Can I Afford to Have a Baby?

Moving to a bigger house, purchasing baby’s equipment, toys, childcare, education… If you are thinking of becoming a parent, you might wonder how much will raising a child cost you. Waiting to be financially secure to be able to have a child is actually one of the main reasons that leads women to delay their first pregnancy.

Aside from the usual expenses related to raising a child, we can also add fertility treatment costs such as in vitro fertilisation (IVF) or surrogacy costs, depending on your personal situation. Well, let’s not beat around the bush: having a child is expensive. So, can you afford to have a baby?

How much does having a baby cost?

It is estimated that the cost of raising a child in the UK is comparative to the price of an average semi-detached house. According to the Guardian, parents will spend around £231,843 per child born in 2016, from their birth to graduation.

More than £70,000 will be devoted to childcare and babysitting. As for the costs related to education, parents will need to set aside a great deal of money – £74,000 – for uniforms, school trips, school meals, and text books. And if your little bundle of joy goes to a private day school, you’ll spend more than £373,000 in the time leading up to his or her 21st birthday.


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How can I save money to afford to have a baby?

Fortunately, there are a few things you can do to save a little money, whether you are planning to be a solo mum or dad, to have a child with a co-parent or with your partner.

1. Set a budget.

Before trying to conceive, allow yourself some time to look at your finances, your income, and your regular expenses. Knowing what you have and spend will help you to get some much-needed perspective in order to plan your future finances.

Create a budget and include important costs such as the baby’s items and childcare, one of the most important expenses for bringing up a child. You’ll need to find money to cover nursery fees, after school care and holiday childcare.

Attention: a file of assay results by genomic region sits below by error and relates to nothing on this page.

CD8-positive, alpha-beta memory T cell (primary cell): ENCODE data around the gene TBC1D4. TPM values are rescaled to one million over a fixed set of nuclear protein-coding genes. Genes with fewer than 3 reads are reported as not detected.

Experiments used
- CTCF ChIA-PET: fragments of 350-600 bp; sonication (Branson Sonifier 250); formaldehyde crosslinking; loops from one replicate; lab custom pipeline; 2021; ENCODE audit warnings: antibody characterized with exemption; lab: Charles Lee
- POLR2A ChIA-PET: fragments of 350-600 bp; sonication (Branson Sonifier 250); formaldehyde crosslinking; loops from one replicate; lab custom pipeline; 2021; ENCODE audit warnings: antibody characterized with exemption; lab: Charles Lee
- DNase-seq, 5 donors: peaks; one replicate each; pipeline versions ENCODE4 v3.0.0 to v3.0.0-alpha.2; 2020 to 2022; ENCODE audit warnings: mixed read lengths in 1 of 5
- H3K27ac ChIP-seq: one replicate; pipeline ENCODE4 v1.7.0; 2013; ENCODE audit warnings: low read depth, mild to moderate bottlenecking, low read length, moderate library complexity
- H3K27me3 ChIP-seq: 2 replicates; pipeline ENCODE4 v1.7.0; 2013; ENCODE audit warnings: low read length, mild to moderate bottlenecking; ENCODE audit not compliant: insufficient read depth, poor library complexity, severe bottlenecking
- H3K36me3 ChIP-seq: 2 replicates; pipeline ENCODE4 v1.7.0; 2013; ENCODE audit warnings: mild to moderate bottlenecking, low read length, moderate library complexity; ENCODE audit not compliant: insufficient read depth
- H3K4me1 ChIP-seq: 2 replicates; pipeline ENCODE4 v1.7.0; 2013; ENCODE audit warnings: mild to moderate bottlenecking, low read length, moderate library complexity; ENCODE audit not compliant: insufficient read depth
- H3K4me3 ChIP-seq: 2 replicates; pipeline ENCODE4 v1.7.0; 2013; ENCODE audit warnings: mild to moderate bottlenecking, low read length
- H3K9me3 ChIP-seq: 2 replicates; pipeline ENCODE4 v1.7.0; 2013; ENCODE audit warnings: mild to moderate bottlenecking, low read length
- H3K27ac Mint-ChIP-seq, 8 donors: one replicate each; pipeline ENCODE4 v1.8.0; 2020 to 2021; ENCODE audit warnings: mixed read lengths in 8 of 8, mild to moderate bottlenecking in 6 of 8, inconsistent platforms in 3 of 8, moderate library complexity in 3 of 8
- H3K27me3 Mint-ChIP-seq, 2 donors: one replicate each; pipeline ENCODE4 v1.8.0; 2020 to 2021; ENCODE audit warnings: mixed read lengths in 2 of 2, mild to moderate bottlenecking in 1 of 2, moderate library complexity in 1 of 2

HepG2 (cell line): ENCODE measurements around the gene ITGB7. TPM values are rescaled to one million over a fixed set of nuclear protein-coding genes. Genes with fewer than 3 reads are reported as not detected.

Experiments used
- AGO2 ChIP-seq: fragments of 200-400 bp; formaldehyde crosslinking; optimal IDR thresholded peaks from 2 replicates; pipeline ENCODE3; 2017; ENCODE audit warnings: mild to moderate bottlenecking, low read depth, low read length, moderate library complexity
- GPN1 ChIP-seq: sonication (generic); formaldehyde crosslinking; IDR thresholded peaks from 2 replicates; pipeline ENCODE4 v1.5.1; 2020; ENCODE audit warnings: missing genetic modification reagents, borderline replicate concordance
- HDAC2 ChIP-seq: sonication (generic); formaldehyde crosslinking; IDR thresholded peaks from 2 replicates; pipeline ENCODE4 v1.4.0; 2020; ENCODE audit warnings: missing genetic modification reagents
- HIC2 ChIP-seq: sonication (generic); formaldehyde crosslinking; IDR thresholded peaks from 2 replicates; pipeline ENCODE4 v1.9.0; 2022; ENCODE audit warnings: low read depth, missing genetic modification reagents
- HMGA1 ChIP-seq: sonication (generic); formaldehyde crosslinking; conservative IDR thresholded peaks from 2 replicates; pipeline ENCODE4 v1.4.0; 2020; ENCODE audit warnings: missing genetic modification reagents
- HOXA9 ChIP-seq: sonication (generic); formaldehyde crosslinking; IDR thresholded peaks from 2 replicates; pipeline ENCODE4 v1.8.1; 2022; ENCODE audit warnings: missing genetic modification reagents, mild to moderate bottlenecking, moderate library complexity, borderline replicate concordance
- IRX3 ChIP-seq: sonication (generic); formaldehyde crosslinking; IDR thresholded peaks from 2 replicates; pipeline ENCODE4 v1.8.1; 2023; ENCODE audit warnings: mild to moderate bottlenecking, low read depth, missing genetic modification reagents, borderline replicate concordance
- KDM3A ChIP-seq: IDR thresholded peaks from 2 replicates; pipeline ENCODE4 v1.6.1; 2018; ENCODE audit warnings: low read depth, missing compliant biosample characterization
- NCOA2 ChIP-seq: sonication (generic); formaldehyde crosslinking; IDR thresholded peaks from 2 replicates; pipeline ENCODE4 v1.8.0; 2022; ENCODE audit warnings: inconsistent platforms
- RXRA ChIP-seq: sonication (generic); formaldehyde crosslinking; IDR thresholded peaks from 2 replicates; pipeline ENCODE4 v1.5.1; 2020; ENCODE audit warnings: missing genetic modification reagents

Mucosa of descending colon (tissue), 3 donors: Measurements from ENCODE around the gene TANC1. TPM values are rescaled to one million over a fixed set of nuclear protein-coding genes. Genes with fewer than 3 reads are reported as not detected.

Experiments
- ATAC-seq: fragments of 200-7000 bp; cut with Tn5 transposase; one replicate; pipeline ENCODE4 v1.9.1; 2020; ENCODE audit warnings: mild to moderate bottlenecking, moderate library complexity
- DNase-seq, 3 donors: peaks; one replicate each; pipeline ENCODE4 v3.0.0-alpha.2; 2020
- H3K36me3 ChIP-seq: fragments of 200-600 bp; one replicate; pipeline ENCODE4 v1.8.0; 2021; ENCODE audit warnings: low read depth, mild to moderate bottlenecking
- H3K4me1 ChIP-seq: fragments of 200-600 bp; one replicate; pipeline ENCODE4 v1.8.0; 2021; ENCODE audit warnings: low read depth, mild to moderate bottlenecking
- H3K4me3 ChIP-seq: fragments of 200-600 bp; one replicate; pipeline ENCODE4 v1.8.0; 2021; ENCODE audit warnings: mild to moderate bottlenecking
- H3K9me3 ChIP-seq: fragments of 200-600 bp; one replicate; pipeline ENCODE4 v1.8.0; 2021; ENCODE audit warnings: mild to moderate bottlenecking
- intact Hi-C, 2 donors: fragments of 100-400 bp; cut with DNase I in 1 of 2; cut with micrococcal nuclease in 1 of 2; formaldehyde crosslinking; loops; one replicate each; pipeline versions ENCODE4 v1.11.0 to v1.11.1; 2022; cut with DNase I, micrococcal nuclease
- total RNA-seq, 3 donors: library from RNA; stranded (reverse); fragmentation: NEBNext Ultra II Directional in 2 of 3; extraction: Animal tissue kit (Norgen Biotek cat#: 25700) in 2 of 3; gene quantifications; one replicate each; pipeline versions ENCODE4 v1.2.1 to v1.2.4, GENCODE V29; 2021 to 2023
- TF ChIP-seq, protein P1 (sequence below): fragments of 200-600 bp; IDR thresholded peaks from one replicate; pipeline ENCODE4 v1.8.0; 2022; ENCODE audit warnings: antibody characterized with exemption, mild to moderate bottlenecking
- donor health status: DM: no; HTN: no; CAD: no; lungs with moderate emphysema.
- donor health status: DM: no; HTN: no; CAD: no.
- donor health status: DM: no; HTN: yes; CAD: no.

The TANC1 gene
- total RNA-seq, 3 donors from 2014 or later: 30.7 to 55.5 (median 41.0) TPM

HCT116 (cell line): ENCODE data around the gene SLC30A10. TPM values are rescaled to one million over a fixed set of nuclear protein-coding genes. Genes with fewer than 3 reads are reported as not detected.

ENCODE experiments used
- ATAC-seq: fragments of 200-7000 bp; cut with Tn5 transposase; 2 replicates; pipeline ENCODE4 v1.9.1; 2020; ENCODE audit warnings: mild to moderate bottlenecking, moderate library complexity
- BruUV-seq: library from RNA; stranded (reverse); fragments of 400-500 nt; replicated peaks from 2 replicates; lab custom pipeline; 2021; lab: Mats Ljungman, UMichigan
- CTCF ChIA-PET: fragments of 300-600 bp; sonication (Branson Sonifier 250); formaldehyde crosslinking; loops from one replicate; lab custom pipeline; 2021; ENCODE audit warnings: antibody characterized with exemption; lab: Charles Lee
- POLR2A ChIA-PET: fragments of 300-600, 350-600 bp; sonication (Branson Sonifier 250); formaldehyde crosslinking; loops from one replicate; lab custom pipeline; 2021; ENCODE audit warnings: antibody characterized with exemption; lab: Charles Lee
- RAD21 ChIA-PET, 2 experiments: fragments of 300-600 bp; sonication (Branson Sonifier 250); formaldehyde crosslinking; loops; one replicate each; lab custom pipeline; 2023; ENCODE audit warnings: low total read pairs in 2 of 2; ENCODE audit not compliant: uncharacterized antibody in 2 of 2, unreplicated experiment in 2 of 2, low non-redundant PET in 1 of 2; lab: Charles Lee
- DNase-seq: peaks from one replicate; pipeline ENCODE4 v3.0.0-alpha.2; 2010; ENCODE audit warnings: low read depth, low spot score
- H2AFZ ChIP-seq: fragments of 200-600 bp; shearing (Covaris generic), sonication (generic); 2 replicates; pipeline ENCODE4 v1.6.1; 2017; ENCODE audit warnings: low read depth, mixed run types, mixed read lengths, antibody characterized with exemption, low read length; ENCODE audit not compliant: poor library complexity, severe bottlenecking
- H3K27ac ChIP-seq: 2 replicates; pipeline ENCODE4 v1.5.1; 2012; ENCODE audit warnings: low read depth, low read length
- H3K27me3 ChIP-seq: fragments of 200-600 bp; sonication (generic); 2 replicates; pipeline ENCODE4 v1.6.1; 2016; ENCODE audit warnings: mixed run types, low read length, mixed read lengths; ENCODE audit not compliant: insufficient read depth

2. Start saving.

If you were planning to go on holiday and stay in a four-star hotel in the Bahamas next summer, you might have to reconsider. Everything depends on your ability to save. Apart from the baby’s items, you may need to move somewhere bigger or purchase a family car. Check what you spend every day/week/month and work out what expenses could be cut and how you could save money.

3. Be realistic.

New mums and dads want to offer the best to their first child and, therefore, they often opt for the latest and most expensive baby gear.

However, you don’t need to buy everything new. Your friends or family may have baby equipment or toys that they don’t use anymore. This will allow you to save so much money, especially if you’re raising a child with a co-parent and have to buy certain items in duplicate (for instance, a bed). You can also find second-hand products on the internet or charity shops that are still of good quality. Another great idea is to let your relatives know what you need.

4. Know your benefits.

Depending on your income, you might be entitled to childcare tax credits. Taking your paid parental leave can also allow you to save money on childcare costs.

5. Talk about money with your partner or your co-parent.

Deciding to have a baby requires planning in advance. Take the time to talk about your finances and the expenses related to having a child. Is one of you planning to be a stay-at-home dad or mum? Will your child go to a state school or a private school? Discuss together your expectations and what you are willing to do to save money.

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